How CIDR Works

CIDR was a dramatic break from tradition in that it completely abandoned the rigid classes of addresses. The original IPv4 address architecture used an 8-bit network number for Class A addresses, a 16-bit network number for Class B addresses, and a 24-bit number for Class C addresses. CIDR replaced these categories with a more generalized network prefix. This prefix could be of any length rather than just 8, 16, or 24 bits. This allows CIDR to craft network address spaces according to the size of a network instead of force-fitting networks into presized network address spaces.

Each CIDR-compliant network address is advertised with a specific bit mask. This mask identifies the length of the network prefix. For example, 192.125.61.8/20 identifies a CIDR address with a 20-bit network address. The IP address can be any mathematically valid address regardless of whether that address was originally part of the Class A, B, or C range! CIDR-compliant routers look at the number after the / to determine the network number. Therefore, the former Class C address 192.125.61.8 previously had a network number of 192.125.61 and a host number of 8. As a Class C address, you could provide addresses for a maximum of 254 hosts within the network. Using CIDR, the architectural limitations of the 8-bit boundaries between address components is eliminated. To better understand how this works, it is necessary to translate the decimal number to binary.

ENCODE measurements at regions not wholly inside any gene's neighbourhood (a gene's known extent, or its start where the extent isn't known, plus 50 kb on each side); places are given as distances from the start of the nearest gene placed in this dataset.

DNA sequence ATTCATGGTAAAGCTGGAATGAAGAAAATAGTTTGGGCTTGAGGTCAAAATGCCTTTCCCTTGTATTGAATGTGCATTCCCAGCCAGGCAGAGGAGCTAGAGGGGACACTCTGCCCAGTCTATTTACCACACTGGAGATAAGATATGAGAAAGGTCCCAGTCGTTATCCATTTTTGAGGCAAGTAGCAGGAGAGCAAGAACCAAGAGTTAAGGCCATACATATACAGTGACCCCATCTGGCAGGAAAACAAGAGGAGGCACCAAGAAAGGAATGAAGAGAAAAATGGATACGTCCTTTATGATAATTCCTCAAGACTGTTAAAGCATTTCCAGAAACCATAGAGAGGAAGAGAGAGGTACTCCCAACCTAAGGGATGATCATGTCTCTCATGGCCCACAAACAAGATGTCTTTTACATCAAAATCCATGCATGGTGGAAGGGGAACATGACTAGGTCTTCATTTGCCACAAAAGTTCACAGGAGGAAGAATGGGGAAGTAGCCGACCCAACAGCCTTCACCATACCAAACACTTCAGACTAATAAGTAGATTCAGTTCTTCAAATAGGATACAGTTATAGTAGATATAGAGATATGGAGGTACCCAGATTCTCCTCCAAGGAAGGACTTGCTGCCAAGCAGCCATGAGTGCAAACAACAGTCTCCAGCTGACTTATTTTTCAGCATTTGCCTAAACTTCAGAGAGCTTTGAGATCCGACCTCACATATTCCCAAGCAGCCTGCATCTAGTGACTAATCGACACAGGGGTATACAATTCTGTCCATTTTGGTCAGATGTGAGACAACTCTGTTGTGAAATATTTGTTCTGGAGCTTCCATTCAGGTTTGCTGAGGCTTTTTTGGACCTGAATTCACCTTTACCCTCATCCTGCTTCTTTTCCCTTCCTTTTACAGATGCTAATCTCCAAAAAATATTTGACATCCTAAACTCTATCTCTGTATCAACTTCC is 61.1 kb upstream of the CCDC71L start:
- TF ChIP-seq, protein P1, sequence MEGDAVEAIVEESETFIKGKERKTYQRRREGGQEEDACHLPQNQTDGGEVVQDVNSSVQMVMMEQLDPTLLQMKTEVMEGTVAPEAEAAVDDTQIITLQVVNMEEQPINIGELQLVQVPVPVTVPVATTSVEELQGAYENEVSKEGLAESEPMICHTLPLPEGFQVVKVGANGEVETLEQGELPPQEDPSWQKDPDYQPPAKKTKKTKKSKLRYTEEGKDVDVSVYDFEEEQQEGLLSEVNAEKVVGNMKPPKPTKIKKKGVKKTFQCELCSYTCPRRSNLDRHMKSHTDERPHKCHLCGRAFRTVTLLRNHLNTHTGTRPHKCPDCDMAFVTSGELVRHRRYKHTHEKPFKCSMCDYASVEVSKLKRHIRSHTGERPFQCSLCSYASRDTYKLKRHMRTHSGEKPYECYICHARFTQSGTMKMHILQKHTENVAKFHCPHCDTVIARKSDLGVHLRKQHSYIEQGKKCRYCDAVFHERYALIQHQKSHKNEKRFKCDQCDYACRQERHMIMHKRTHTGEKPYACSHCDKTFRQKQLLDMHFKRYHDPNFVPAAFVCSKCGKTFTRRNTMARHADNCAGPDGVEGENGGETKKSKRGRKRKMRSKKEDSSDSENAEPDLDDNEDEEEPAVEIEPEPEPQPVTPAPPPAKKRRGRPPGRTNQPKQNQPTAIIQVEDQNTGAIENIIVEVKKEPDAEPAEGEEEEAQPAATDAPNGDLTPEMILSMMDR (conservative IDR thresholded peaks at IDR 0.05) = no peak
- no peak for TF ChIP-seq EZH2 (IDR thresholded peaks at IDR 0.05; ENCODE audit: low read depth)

In binary, this network portion of this address is 11000000.0111101.00111101. The first 20 bits of this example identify the network number. Figure 2-7 demonstrates the split of this address between network and host numbers.

Understanding Internetwork Addresses

Figure 2-7: A 20-bit CIDR network number.

Understanding Internetwork Addresses

Figure 2-7: A 20-bit CIDR network number.

Notice that the split between the network and host portions of the address falls in the middle of the third octet. The bits that aren't allocated to network number are used to identify hosts. Therefore, an IPv4 address with a 20-bit network prefix has 12 bits left for host identification. Mathematically, this translates to 4,094 usable host addresses. Because none of the leftmost bits are preset (which previously established the address class), virtually the entire range of addresses can be used in a CIDR network. Therefore, a 20-bit network prefix can be assigned a value that was previously reserved for Class A, B, or C networks.

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